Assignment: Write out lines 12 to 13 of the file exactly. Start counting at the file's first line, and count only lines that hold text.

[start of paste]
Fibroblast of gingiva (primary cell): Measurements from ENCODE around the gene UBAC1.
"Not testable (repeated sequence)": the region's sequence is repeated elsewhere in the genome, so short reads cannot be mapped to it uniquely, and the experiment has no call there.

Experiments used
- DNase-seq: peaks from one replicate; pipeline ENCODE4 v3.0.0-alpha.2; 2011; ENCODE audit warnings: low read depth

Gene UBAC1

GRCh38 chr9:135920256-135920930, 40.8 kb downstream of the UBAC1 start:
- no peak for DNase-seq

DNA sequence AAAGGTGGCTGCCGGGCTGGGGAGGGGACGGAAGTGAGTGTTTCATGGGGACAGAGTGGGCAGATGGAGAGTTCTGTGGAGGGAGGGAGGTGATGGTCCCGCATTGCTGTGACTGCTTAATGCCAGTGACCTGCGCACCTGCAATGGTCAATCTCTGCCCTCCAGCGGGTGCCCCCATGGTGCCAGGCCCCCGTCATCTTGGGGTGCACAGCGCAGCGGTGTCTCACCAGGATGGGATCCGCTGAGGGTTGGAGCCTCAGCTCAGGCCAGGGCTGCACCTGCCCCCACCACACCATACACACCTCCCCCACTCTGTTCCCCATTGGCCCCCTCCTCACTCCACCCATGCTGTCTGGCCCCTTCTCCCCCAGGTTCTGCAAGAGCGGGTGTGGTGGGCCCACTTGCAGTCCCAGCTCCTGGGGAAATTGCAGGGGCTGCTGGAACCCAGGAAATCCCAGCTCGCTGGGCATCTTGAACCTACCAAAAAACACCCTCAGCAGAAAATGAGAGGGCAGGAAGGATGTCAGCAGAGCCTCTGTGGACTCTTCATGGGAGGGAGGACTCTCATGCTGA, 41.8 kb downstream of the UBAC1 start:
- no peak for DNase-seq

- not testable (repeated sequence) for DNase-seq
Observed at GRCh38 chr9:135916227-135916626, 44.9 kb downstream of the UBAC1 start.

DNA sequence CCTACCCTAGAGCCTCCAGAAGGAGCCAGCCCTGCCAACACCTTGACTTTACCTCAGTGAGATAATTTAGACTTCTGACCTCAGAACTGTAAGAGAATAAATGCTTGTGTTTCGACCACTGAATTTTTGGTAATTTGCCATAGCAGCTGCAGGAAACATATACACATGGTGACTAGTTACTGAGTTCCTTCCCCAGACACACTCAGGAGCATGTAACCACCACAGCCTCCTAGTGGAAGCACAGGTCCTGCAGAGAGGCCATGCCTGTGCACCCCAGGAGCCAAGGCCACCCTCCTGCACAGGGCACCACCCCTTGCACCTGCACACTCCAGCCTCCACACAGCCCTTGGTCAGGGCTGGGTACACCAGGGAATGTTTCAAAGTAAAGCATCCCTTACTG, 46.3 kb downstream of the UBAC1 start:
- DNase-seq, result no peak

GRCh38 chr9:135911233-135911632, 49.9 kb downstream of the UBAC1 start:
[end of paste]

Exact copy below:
DNA sequence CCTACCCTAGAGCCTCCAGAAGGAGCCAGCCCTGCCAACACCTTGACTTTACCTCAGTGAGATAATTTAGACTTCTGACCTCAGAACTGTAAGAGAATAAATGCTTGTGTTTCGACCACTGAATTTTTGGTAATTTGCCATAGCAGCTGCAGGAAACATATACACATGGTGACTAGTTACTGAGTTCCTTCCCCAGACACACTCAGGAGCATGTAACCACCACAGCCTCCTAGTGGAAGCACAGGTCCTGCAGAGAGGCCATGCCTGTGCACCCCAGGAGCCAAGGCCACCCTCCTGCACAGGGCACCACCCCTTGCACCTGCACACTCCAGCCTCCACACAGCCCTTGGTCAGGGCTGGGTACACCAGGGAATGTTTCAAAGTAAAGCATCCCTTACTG, 46.3 kb downstream of the UBAC1 start:
- DNase-seq, result no peak